There are other ways that this scenario could be ethically problematic. In many private hospitals in India, physicians are pressured to meet productivity targets by performing a certain number of procedures. For example, if doctors were pushing for a transplant at a private hospital rather than referring the patient to a government hospital in which the transplant would be subsidized, it would be considered ethically problematic. It would also be problematic if all treatment options were not explained to both the patient and his mother. It is not uncommon for the mature adolescent to be left out of the decision-making process.
Assuming that the consent was adequate and that transplant was in the patient’s best interest, then the doctor’s conscience should rest easy because he or she would have followed a medically appropriate and ethically respectable decision-making process.
But that is not the end of the analysis. The doctor should also think about the economic implications for families.
I am not saying that the principles of ethics differ in different settings. Instead, I suggest that one needs to understand how societies, communities, and families function and interact in supporting each other. Justice is as important to ethical decision-making as are autonomy and beneficence. Sometimes, to be fair to all, we must temper our enthusiasm for autonomy. Sometimes, we need to safeguard families against their own desire to do everything. It is common for the poor and marginalized to sell their meager land or cattle, or fall prey to money lenders. This can push families into bonded labor as they endeavor to raise the resources needed to save a loved one. This is not good for anyone, including the patient.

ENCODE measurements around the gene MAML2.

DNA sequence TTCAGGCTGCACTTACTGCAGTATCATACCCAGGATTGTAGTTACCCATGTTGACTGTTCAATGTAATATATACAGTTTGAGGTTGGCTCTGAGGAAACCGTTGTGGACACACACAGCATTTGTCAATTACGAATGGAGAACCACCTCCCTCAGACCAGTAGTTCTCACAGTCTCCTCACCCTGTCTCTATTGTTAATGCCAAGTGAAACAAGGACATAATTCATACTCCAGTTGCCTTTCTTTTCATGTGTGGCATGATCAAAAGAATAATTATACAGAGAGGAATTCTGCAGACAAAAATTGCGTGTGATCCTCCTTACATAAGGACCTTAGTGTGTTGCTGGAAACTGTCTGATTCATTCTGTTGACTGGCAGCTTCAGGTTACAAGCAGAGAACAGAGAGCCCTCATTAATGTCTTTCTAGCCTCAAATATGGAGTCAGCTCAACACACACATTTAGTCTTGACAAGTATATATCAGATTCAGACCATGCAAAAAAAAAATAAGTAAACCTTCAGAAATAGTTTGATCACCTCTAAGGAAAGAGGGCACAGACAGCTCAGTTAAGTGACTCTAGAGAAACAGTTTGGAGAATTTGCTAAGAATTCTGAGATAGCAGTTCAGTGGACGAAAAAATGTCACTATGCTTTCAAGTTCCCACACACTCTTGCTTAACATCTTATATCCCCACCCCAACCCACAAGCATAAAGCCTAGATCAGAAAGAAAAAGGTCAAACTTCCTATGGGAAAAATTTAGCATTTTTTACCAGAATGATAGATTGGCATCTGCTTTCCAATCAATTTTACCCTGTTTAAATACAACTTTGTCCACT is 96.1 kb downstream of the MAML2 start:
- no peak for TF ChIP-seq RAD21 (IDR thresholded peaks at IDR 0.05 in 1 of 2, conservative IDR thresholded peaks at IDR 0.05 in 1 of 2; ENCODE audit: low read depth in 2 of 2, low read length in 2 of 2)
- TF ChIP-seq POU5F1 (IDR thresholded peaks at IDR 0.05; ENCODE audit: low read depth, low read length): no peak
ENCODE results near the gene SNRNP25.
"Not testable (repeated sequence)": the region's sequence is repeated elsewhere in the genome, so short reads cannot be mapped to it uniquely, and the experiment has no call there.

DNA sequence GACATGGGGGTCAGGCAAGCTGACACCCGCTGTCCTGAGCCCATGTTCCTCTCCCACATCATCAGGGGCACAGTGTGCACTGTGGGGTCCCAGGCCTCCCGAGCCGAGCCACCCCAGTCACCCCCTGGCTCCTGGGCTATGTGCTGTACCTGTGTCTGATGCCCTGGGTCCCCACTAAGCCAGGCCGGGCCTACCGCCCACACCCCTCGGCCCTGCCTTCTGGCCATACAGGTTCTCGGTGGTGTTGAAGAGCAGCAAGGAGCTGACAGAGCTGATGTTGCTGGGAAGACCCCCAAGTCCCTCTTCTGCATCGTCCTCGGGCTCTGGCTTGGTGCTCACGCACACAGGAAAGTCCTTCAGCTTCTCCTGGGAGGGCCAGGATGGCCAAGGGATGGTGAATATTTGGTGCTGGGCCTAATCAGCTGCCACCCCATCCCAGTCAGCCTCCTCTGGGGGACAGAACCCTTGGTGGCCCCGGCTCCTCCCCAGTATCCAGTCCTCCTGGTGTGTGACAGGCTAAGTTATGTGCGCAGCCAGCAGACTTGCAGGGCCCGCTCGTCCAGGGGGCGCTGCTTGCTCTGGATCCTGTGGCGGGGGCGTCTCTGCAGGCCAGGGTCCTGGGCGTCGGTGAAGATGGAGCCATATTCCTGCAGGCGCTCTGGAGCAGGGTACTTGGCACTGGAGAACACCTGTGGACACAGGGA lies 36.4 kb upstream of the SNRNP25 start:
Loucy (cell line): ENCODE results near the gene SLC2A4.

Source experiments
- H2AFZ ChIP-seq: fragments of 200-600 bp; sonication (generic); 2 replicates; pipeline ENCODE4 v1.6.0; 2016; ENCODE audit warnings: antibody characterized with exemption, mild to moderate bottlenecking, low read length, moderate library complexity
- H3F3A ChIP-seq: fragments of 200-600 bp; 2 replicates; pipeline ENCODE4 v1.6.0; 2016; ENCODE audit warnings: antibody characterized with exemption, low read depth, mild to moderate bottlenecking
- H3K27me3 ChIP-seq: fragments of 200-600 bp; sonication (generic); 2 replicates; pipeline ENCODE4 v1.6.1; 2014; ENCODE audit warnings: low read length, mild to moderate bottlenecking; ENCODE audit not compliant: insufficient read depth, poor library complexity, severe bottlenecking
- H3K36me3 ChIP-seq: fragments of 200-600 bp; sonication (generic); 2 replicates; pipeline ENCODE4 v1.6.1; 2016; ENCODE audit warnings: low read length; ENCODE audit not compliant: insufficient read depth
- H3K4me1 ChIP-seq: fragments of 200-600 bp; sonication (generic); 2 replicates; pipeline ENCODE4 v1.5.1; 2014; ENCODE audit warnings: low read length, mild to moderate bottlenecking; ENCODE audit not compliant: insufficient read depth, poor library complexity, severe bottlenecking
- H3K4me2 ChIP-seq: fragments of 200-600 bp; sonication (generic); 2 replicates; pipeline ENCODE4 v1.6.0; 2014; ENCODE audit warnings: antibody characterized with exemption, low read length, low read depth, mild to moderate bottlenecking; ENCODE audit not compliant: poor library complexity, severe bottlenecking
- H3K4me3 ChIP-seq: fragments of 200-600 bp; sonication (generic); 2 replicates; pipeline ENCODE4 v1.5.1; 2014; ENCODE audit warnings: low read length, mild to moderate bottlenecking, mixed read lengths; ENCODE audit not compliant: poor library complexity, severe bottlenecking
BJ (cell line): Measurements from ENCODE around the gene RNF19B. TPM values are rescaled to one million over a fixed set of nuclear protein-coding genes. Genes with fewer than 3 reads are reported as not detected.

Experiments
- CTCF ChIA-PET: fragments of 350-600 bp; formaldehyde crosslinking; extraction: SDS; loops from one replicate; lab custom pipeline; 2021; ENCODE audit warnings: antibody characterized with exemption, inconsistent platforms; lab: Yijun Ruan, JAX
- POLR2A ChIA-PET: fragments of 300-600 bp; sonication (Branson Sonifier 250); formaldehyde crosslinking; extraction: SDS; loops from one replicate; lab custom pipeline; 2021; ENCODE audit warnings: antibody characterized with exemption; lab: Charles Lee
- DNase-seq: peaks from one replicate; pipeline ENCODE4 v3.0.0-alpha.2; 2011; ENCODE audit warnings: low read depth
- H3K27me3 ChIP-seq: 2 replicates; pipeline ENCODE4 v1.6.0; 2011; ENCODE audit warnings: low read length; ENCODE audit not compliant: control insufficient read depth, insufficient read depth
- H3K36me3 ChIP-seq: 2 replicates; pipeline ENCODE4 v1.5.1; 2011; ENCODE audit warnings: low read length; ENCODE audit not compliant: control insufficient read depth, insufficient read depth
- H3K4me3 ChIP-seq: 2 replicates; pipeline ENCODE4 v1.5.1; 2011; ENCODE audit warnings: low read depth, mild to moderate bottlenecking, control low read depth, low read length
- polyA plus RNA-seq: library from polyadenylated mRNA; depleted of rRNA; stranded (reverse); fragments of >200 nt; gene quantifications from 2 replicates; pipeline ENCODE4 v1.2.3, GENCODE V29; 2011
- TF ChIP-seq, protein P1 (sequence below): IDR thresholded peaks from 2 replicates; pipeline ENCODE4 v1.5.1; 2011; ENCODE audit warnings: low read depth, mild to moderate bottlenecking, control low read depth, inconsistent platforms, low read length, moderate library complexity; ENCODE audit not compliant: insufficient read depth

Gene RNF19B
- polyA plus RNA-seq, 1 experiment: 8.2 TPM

Such considerations are not unjust or discriminatory. McKneally et al7 discuss resource allocations and the way in which it is ethically problematic to make decisions on the basis of clinically irrelevant factors such as religion or sexual orientation. Equal access to organ transplant must be free of biases on the basis of race, sex, income, and geographical distances from sites. But they do not need to be free of consideration of the real economic costs for families. Diverting resources from other necessary essential needs is unethical.
How, then, do we weigh these competing interests? The only way is to try our hardest to make sure that the family does not feel coerced to make 1 choice or another. If they were given information about options, with details of all short- and long-term resources required (ie, time, financial, shelter, nutrition, follow-ups, etc), then the responsibility for the choice and its implications rests with the family and not with the medical team.